Bookshelf-Eli Helman

[Orderly & perfect: “Bookshelf #8” by Eli Helman.]

John McPhee’s “Draft No. 4” & my penance for misusing a word.

You cannot cross the narrow bridge of art carrying all its tools in your hands. Some you must leave behind …—Virginia Woolf, “The Narrow Bridge of Art,” Granite and Rainbow

But a writer had better take words. And fair command of them. I’ll never forget the day in high school when my English teacher accused me of plagiarism because of a word. I was 16 or 17 and had shown off by using “belies” in an essay. Since I was disrespectful to him, and acted like a simpering idiot in his class, he had good reason to suspect and dislike me. True to form, I laughed in his face. But that was long before the internet, which has made plagiarism—and catching it—easy. So he couldn’t do much except glare.

I’m sorry Mr. X!

I was just showing off, using a new word I’d learned. Partly I was flattered that he thought I had taken a professional’s work. Wow, though. Really just one word had tipped the balance. Diction does give us away. But I catch plagiarism these days because a student who slams together bald syntax suddenly turns in flowing, clause-laden, prose. Cheaters have the sense to change words they don’t understand.

Teachers’ and writers’ occasional admonitions against thesaurus use have always struck me as odd. They fear a student or rookie is going to use an overblown, polysyllabic word. One he doesn’t understand and that stands out from his mundane diction. I suppose that has happened once or twice. What using the thesaurus does for me, in contrast, is to remind me of old, plain, short words.

Counting syllables and picking the simplest word

Late in the years of working on my book, one day I noticed that I’d begun counting syllables. I’d pick the word, all else being equal, that had fewer. How this happened, I don’t know. It wasn’t as if I had just read an essay advising it. More like years of reading and writing had finally sunk in. In the first draft of my book, there had been plenty of fat words—“moreovers,” “neverthelesses,” and “howevers.” The latter isn’t disgusting but it’s not very colloquial, so there are only a couple left and many buts.

Recently I revisited John McPhee’s fine essay about diction, “Draft No. 4,” in the New Yorker. As I wrote here previously, one Thursday night in April of 2013, I told my wife about my notion of calling my blog The Fourth Draft. At that point I was well into my fifth year of blogging, and was tired of its name, Narrative. Also, my book’s fourth draft was its transforming draft. The only thing was, The Fourth Draft sounded like a minor-league baseball team or a microbrewery.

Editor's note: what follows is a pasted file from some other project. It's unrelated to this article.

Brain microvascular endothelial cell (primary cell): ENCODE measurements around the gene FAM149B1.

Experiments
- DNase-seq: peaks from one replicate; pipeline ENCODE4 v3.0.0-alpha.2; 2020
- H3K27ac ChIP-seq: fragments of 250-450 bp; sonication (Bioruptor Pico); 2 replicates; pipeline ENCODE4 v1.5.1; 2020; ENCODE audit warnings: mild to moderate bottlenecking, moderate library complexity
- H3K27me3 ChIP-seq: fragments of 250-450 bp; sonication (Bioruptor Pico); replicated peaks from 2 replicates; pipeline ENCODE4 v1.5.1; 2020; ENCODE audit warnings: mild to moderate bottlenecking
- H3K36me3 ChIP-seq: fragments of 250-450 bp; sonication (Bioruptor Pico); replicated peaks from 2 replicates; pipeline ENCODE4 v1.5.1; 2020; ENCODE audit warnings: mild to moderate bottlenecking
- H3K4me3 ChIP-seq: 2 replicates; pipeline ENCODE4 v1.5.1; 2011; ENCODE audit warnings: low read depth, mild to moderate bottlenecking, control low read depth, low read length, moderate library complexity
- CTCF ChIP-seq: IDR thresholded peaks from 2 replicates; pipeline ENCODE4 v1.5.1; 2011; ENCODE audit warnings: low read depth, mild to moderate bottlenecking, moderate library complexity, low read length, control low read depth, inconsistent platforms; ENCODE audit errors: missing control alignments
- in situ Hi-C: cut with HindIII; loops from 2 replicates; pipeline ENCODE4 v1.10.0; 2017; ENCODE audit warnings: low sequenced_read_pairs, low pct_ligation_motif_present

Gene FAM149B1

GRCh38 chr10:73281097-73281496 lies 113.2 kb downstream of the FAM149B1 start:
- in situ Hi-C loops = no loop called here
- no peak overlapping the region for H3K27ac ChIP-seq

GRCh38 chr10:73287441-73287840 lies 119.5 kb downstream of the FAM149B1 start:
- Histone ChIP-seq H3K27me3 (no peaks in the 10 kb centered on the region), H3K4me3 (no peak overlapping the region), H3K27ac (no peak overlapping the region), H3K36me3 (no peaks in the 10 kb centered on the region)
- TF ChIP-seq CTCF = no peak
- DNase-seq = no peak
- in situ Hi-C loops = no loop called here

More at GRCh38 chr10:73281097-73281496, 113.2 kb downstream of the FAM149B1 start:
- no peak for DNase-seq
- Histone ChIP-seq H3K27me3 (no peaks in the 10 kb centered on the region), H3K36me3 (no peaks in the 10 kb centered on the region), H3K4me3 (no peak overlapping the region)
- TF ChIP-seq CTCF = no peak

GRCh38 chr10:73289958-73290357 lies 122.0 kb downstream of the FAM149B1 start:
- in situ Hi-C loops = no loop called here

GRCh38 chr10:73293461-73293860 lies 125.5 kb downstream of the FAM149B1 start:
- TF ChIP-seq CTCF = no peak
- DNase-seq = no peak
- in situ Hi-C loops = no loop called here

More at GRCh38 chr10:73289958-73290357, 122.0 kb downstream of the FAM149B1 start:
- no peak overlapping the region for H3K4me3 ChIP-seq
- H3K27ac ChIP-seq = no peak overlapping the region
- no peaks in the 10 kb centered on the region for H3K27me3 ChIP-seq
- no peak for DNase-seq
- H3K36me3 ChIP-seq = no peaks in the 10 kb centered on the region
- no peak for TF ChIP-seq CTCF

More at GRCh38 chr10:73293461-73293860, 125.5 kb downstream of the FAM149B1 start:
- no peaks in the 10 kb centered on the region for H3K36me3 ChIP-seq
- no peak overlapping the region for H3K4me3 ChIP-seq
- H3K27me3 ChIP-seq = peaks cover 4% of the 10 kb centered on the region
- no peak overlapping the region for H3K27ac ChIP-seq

[John McPhee, master wordsmith.]

Then Friday morning, I sat down with my oatmeal and opened my new New Yorker to John McPhee’s “Draft No. 4.” So that’s what I renamed my blog. There was more poetry in his arrangement, plus it sounded like a small-batch bourbon.

That was his essay’s legacy to me—I merely noted his practice, in his final draft, of drawing boxes around distinctive adjectives, nouns, and verbs. Then he goes through the dictionary, and then the thesaurus, confirming and checking options. In the tradition, he’s kind of weird about the thesaurus, though.

I wish I’d had the sense to adopt his word-boxing practice then. Probably there was time to do it for my book’s final draft—at least the book was a full year from publication then. My thesaurus work had involved mostly newer work in the book. I was hit or miss on words that I had written so many years before that they were almost invisible to me. Which of course is an implicit point of McPhee’s boxes.

I pick the wrong word: on the mortification of misuse

After Shepherd: A Memoir came out, a reader named Sarah Buchanan mentioned in a nice review for Goodreads that I had misused a word. Though she didn’t name the word, I knew instantly which one it was. So I must’ve known at some level that I had misused it! This is the most mortifying experience I have had as an author, which is saying something, given my babbling at one book event.

McPhee-Irons in the Fire

[“The Gravel Page” is collected here.]

Using the wrong word feels more undermining to my authority as an author than any other error I can think of. Even grammatical errors seem less damning because they can be chalked up to haste. Authors are in the larger sense poets, and what poet uses the wrong word? They don’t because they’re talented but also because they look up words. It’s part of a writer’s craft, which sets professionals apart from duffers. I can barely stand to think about my error. Humiliating. Totally.